Wednesday, October 11, 2017

Blogtour: Breakfast At Midnight by Kim Dias

We're delighted to welcome Kim Dias with 

Breakfast At Midnight 


Hope can be found in unexpected places.

Lonely, still struggling with his divorce, and suffering from writer’s block, successful thriller author Fred spends much more time in an all-night Denny’s than is healthy for any man. It’s the last place he thought he’d meet someone like Callum, who has literally run away from the internationally famous boy band Leos.

Despite their age difference, the two become friends, and their long nights of soul-searching might help them find the courage to face their problems: Fred’s deteriorating relationship with his daughter and Callum’s career issues. It’s easy for their lives to tangle together, and each might provide the other the means to move beyond the past—even if it’s not a journey they can take together.

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Imperfect sex scenes are so important to me as both a reader and a writer. We are surrounded by narratives telling us that when we find The One, the sex will be effortlessly perfect. Teeth will not clack together; legs will not cramp unexpectedly; changes in position will be executed flawlessly. Everyone will be beautiful and everyone will have an orgasm.

Sometimes that’s fun. Sometimes, especially at the end of a long week when I’m craving a comfort read, that’s exactly what I need. But often I wish the people in the scene came (no pun intended) before the sex did. I wish that bad or awkward sex didn’t automatically mean the characters are wrong for each other. I wish miscommunications took place or that kinks didn’t quite match up. I wish sex reflected the emotional states of the characters rather than their meant-to-be-ness.

One thing I love about the following scene from Breakfast at Midnight is Callum’s emotional fragility. His reaction to sex has nothing to do with his feelings for Fred and everything to do with his emotional state. It’s the kind of sex scene I wish we saw more of.

Exclusive Excerpt:

The kiss tasted like desperation. Callum’s teeth scraped Fred’s lower lip repeatedly and his grip on Fred’s shirt didn’t loosen for a second. Fred tried to keep up, tried to slow it down and gentle it, but every time he tried, Callum made a sound that felt a lot like please and pulled Fred harder against him. Fred brought his hands up to the sides of Callum’s face, combing his fingers through Callum’s hair, trying to soothe him from… this. Whatever this was, wherever it was coming from.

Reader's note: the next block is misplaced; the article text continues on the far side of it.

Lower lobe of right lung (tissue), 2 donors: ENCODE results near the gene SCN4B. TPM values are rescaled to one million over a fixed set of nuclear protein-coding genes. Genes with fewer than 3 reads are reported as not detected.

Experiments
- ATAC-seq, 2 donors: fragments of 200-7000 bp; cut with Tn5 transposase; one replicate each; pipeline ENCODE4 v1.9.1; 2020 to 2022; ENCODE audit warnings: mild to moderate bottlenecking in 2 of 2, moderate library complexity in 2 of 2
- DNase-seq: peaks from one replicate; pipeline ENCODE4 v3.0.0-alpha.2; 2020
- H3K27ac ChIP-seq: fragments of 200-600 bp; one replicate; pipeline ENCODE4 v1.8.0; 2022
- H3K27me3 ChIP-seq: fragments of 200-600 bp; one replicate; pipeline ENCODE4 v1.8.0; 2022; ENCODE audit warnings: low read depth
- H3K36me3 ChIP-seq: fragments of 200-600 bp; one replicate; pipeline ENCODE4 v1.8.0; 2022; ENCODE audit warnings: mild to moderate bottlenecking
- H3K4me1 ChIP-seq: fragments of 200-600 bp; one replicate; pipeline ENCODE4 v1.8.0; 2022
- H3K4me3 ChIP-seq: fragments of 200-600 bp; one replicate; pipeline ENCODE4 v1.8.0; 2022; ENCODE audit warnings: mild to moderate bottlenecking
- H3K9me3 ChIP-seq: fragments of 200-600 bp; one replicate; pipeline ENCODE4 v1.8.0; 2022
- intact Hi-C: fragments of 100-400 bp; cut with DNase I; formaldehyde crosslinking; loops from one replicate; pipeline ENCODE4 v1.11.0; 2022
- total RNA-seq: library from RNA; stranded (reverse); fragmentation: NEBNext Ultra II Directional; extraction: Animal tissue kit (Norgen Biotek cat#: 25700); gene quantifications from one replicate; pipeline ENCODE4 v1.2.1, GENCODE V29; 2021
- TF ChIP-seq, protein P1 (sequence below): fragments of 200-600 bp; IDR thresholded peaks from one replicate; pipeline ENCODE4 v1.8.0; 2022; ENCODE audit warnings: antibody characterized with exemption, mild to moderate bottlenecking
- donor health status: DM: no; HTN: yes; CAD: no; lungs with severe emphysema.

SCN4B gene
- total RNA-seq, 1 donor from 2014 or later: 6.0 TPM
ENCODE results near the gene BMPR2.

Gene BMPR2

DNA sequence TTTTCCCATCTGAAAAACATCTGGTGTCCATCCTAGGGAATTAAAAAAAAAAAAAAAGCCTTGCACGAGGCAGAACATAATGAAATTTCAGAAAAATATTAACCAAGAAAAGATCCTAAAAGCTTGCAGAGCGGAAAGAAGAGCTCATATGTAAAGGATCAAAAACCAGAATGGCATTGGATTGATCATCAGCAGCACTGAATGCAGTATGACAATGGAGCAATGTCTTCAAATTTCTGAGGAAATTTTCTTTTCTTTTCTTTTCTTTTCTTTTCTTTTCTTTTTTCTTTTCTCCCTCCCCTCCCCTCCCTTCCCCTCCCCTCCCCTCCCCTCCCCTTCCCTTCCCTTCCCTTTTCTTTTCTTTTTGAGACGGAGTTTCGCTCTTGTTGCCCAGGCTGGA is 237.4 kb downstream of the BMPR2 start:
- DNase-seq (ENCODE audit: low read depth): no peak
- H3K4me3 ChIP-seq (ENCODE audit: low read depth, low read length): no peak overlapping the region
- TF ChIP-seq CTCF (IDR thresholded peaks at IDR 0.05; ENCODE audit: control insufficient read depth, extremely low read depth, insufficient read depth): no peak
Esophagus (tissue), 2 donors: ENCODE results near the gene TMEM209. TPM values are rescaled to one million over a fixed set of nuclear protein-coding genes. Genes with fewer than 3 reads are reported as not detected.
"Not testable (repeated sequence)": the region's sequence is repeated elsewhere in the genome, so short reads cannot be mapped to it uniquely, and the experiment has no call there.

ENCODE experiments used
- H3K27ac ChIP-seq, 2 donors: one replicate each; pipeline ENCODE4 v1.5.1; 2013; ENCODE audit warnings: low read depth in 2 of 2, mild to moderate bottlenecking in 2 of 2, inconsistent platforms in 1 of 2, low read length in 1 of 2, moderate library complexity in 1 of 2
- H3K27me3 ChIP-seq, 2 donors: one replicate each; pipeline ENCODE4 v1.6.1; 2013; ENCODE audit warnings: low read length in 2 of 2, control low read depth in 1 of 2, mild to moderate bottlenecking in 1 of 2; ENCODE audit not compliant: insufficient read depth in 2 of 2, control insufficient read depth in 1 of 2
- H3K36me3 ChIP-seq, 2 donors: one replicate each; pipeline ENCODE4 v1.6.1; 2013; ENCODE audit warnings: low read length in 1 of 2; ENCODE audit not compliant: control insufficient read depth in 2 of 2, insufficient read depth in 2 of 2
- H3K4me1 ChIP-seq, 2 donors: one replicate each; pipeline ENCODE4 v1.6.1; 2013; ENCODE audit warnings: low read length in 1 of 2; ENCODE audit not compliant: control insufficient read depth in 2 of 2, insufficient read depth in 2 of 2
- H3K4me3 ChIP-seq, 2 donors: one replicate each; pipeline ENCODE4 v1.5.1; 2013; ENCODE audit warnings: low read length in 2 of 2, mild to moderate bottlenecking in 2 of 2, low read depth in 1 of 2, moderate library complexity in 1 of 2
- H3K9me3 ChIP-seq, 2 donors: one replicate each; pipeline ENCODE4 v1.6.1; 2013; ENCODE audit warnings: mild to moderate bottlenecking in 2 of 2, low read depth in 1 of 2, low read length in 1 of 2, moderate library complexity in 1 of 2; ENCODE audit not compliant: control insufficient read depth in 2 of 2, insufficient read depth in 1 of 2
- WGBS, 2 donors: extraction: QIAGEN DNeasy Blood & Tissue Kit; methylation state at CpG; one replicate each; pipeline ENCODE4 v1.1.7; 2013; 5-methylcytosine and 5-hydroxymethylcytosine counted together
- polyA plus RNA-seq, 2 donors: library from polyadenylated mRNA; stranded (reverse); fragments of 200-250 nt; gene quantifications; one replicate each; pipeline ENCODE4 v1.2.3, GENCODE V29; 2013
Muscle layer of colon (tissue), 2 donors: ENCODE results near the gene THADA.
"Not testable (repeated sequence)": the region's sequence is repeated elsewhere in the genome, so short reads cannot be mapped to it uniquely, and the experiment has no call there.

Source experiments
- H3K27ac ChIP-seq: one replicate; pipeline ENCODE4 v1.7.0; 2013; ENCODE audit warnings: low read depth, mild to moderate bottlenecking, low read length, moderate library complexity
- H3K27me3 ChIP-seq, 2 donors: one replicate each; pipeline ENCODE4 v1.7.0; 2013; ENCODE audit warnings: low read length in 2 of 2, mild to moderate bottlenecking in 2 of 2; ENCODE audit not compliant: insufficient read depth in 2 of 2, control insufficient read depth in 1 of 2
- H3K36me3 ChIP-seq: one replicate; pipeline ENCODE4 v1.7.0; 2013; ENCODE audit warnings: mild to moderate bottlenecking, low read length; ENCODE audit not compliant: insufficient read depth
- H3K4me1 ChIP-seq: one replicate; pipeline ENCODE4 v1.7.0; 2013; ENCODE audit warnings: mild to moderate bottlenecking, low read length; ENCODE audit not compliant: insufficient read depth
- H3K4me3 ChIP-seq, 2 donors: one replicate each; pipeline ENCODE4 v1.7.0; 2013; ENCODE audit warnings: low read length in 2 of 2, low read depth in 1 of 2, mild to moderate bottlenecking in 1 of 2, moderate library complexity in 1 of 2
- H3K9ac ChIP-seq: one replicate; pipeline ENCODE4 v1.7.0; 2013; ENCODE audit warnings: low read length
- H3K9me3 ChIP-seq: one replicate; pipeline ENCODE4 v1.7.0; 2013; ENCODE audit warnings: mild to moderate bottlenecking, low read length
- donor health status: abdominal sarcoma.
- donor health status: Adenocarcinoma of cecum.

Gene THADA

“Hey,” he said when he managed to pull him away. “Hey, hey, hey, slow down, I’m not going anywhere.”

“Yeah,” Callum said. “Sorry.” But when their lips met again, he still moved too fast, too hard, too strong. Fred winced when Callum bit down too hard on his lower lip.

“Sorry,” Callum said. “I… bedroom?”

“Uh,” Fred said. “Sure.” Callum let go of his T-shirt and Fred stood up. He caught Callum’s hand and pulled him to his feet, then led him to his bedroom. He kicked the door closed behind them for no reason—it wasn’t as though there was anyone else in the house. His movements were stiff, uncomfortable. It felt as though a hand was gripping his stomach.

He hoped Callum might calm down a bit once they were there, or maybe that he’d be able to calm Callum down. Soothe him with kisses, undress him slowly. James had always called Fred a romantic—and, Christ, would Fred ever be able to have sex without thinking of him?—and while Fred didn’t think that was entirely true, the idea of rushed, impersonal sex, sex like Callum’s kissing had become, held no appeal for him.

Fred stood beside the bed and pulled Callum against him. His hands spanned Callum’s hips; he liked how easily he could hold him there. He bent his neck to lean his forehead against Callum’s. “Hey,” he whispered.

Callum kissed him. Their teeth clacked together; Callum didn’t seem to care. His hands scrabbled up under Fred’s T-shirt, tugging at it. “Off,” he said, breaking their kiss—Fred tried to ignore his relief.

Fred pulled his T-shirt over his head. By the time he tossed it onto the floor, Callum had yanked off his hoodie and was fumbling with the buttons on the shirt he wore underneath. His hands shook; Fred frowned.

“Callum,” he said, and when Callum didn’t look at him, repeated it. “Callum.”

Callum looked up, all wide eyes. “What?”

“You know we don’t have to do this, right? There’s… nothing. No pressure. No anything.”

Callum’s eyes darkened and his face closed off into a scowl. He got the final two buttons undone and stalked forward, shrugging the shirt off his shoulders as he went. He got his hands flat on Fred’s chest again and shoved. Fred landed on the bed and barely had a chance to register what had happened before Callum straddled his hips. He ground down on Fred’s cock. He didn’t speak—it only took a second for him to lean down and kiss Fred again—but it was the most obvious yes Fred had ever experienced in his life.

He didn’t like it.

Callum felt like desperation. It wasn’t the good kind of desperation either. It was… tight. Frenetic. Wrong.

About the author:

Kim Dias has been writing for years, but has been making up stories for what feels like forever. She writes love stories, preferably with a side of hot sex; Literary Review’s Bad Sex in Fiction Awards constantly inspire her to do better.

When not focused on her studies at the University of Victoria, Kim spends her time working on her novel, which she swears will one day be finished. She loves dogs, reading in front of fireplaces, and days spent in the sunshine. She believes whole-heartedly that stories can change the world.

You can find her online at

Promotional post. Materials provided by the author.

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